Offa’s Dyke walkers have an unparalleled opportunity to appreciate the scale of the construction work involved in creating the Dyke, and in particular the way in which it was planned and engineered. The whole walk is magnificent; one of the real classics among Britain’s challenge walks, the trail offers an unforgettable journey between the Severn estuary and the north Wales coast, conquering mountain ranges, contouring above the Wye and Dee, visiting superb hillforts and Norman castles, and exploring the hidden heritage of the Marches.
The natural and historic landscapes through which the National Trail passes are magical and inspiring.
The natural landscape is one of vivid colour and extraordinary contrasts, a kaleidoscope of intimate scenery interspersed with wide-ranging and inspiring views.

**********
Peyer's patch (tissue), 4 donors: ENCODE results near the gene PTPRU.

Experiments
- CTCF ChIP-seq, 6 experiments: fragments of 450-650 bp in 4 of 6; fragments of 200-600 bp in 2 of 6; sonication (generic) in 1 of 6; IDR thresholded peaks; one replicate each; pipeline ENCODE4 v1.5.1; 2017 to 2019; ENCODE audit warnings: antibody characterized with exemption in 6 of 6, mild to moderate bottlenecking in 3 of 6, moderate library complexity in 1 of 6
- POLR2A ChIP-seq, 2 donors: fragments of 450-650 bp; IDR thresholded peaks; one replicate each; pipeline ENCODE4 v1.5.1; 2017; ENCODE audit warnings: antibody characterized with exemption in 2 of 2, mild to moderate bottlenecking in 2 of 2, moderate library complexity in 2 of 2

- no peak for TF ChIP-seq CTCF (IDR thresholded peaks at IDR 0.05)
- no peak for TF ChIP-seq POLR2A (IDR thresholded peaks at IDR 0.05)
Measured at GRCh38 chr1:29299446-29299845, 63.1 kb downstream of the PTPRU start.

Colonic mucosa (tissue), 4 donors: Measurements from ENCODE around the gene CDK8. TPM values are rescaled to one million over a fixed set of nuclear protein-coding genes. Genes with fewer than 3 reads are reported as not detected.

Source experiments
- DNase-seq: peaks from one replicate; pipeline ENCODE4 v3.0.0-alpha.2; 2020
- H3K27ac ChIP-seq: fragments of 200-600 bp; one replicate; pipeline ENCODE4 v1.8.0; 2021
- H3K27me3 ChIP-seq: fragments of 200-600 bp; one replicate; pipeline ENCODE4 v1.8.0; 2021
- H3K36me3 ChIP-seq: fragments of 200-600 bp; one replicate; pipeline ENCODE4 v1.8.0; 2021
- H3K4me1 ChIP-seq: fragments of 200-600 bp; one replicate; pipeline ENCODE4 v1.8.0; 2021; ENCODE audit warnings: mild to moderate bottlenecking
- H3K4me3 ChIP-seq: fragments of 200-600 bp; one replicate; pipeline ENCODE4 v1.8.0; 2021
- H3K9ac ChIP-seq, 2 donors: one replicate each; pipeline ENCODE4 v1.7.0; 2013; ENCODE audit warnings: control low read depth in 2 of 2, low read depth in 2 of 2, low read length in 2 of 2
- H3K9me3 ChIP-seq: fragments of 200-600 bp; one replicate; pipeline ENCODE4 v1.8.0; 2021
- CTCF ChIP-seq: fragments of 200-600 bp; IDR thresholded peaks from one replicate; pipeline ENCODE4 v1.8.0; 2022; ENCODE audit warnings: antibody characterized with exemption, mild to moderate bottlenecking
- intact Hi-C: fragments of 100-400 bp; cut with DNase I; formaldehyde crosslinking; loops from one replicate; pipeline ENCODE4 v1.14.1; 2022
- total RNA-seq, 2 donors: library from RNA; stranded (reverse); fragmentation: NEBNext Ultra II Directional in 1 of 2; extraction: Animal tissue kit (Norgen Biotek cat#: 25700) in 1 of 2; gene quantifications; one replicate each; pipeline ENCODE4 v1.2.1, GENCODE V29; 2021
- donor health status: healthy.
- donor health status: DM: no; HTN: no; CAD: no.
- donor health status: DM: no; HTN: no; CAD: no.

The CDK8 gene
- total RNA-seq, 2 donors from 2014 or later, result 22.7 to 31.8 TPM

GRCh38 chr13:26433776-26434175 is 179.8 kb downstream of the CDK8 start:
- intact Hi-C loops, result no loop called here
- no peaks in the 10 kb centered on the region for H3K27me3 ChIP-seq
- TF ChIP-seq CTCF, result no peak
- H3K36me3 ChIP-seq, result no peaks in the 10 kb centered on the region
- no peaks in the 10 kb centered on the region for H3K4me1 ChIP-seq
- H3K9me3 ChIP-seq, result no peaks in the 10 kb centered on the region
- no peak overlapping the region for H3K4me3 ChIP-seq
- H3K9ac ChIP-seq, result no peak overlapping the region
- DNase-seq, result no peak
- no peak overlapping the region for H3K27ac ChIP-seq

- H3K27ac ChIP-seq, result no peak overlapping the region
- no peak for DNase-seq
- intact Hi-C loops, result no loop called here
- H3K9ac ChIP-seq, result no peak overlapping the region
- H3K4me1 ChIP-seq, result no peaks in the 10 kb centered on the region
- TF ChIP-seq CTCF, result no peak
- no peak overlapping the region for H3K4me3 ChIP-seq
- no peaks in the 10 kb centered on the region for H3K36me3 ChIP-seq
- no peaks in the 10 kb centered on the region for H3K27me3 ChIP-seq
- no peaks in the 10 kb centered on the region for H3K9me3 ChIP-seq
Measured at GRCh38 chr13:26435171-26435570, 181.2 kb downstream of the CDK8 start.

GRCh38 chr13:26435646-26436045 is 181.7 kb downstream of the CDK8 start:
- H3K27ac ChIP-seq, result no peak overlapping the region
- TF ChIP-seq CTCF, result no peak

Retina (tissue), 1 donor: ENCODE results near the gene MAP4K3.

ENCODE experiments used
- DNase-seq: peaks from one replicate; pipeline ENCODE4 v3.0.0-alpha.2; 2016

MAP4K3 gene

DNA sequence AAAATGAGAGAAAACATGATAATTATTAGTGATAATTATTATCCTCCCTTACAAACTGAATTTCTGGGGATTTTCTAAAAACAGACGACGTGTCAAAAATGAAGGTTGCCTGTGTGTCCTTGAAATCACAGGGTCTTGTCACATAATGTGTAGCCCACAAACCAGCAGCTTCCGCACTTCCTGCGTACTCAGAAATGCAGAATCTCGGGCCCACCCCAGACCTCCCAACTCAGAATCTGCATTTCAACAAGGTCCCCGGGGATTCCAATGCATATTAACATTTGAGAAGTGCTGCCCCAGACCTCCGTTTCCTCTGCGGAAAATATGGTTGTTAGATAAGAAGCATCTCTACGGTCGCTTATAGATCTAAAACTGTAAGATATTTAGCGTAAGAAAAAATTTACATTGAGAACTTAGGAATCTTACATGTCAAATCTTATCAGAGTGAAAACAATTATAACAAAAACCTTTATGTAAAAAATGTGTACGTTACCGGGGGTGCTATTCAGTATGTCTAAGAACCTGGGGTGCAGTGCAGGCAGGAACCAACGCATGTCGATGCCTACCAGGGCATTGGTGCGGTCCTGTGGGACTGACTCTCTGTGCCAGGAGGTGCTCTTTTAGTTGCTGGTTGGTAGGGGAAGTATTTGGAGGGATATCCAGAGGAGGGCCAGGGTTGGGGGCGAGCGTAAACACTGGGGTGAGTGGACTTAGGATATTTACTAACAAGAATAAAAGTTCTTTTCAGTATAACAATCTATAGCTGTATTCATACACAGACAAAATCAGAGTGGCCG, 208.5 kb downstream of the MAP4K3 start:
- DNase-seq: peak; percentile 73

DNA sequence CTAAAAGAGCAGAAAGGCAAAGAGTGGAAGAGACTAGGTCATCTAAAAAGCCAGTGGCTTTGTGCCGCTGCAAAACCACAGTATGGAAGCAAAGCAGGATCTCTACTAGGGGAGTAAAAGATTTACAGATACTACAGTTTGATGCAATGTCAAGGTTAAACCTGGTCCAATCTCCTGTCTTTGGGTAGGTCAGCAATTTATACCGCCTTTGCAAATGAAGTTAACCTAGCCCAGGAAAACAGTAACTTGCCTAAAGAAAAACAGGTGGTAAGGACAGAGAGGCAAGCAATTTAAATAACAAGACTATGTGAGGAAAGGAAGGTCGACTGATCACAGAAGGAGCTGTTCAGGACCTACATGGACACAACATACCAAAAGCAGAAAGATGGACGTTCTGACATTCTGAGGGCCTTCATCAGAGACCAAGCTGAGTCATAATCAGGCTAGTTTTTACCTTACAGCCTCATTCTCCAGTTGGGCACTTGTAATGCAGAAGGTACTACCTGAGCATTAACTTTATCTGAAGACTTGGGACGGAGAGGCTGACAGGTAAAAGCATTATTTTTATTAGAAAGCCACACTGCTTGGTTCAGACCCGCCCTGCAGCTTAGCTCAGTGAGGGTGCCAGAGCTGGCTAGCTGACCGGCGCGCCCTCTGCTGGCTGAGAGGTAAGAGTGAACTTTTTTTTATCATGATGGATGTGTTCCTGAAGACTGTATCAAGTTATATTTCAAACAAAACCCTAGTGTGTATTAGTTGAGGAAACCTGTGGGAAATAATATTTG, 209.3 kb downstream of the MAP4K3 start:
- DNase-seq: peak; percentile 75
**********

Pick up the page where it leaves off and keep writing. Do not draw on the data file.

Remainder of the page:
The historic landscapes of the Welsh Marches weave a rich tapestry, too, reflecting the troubled past of a border region where rival tribes disputed territory and defended it with dykes, hillforts and castles on a scale unknown elsewhere in Britain.
Offa’s Dyke Path is easily accessed, the walking is only rarely arduous and the waymarking is excellent, so that experiencing this rich heritage by walking the trail is surprisingly easy. Much of the route lies through the farmed landscape, from the cider orchards of Monmouthshire to the dairy farms of the vale of Montgomery and the sheep pastures of Clun forest. Other sections make use of old drove roads, ancient tracks and field paths, while the moorland sections provide wonderful, airy walking on high ridges.